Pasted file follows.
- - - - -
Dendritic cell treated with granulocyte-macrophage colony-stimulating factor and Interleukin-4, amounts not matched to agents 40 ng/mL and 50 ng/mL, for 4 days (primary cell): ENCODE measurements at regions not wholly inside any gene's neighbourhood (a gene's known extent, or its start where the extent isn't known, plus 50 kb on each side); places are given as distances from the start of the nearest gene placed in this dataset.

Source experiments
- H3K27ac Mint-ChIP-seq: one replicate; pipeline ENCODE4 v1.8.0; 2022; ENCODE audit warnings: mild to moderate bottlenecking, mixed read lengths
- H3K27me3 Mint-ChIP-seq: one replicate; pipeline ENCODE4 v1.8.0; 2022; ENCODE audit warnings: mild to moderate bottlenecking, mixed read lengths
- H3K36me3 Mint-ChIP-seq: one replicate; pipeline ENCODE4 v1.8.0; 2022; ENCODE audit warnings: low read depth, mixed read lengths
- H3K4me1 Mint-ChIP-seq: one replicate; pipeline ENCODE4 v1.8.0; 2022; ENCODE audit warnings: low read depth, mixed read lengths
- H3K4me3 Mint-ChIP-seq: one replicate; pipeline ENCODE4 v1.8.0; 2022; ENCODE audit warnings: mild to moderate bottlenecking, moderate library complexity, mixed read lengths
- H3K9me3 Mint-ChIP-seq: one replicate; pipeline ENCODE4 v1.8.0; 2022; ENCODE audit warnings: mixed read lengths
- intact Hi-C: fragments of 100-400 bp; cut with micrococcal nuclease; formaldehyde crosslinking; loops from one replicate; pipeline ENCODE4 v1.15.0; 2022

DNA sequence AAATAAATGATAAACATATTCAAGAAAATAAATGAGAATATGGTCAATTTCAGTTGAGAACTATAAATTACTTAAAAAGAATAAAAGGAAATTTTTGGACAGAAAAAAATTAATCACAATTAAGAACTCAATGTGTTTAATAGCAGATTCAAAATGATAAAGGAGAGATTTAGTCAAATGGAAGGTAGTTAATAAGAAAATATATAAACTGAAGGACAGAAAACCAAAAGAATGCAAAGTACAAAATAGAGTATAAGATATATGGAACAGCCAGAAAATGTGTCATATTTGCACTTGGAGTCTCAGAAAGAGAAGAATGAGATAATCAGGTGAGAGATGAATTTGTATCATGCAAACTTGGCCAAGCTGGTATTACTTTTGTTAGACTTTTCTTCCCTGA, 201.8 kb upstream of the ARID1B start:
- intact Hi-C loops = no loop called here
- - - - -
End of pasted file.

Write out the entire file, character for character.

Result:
Dendritic cell treated with granulocyte-macrophage colony-stimulating factor and Interleukin-4, amounts not matched to agents 40 ng/mL and 50 ng/mL, for 4 days (primary cell): ENCODE measurements at regions not wholly inside any gene's neighbourhood (a gene's known extent, or its start where the extent isn't known, plus 50 kb on each side); places are given as distances from the start of the nearest gene placed in this dataset.

Source experiments
- H3K27ac Mint-ChIP-seq: one replicate; pipeline ENCODE4 v1.8.0; 2022; ENCODE audit warnings: mild to moderate bottlenecking, mixed read lengths
- H3K27me3 Mint-ChIP-seq: one replicate; pipeline ENCODE4 v1.8.0; 2022; ENCODE audit warnings: mild to moderate bottlenecking, mixed read lengths
- H3K36me3 Mint-ChIP-seq: one replicate; pipeline ENCODE4 v1.8.0; 2022; ENCODE audit warnings: low read depth, mixed read lengths
- H3K4me1 Mint-ChIP-seq: one replicate; pipeline ENCODE4 v1.8.0; 2022; ENCODE audit warnings: low read depth, mixed read lengths
- H3K4me3 Mint-ChIP-seq: one replicate; pipeline ENCODE4 v1.8.0; 2022; ENCODE audit warnings: mild to moderate bottlenecking, moderate library complexity, mixed read lengths
- H3K9me3 Mint-ChIP-seq: one replicate; pipeline ENCODE4 v1.8.0; 2022; ENCODE audit warnings: mixed read lengths
- intact Hi-C: fragments of 100-400 bp; cut with micrococcal nuclease; formaldehyde crosslinking; loops from one replicate; pipeline ENCODE4 v1.15.0; 2022

DNA sequence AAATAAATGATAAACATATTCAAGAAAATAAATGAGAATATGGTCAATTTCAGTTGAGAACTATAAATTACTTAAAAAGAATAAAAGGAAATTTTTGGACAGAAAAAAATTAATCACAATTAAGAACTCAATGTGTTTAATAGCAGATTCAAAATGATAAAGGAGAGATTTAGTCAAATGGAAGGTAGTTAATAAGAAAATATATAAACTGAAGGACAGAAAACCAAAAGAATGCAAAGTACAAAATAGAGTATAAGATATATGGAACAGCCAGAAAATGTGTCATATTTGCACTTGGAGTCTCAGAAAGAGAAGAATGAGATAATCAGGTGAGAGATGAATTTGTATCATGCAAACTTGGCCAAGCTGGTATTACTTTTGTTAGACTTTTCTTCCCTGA, 201.8 kb upstream of the ARID1B start:
- intact Hi-C loops = no loop called here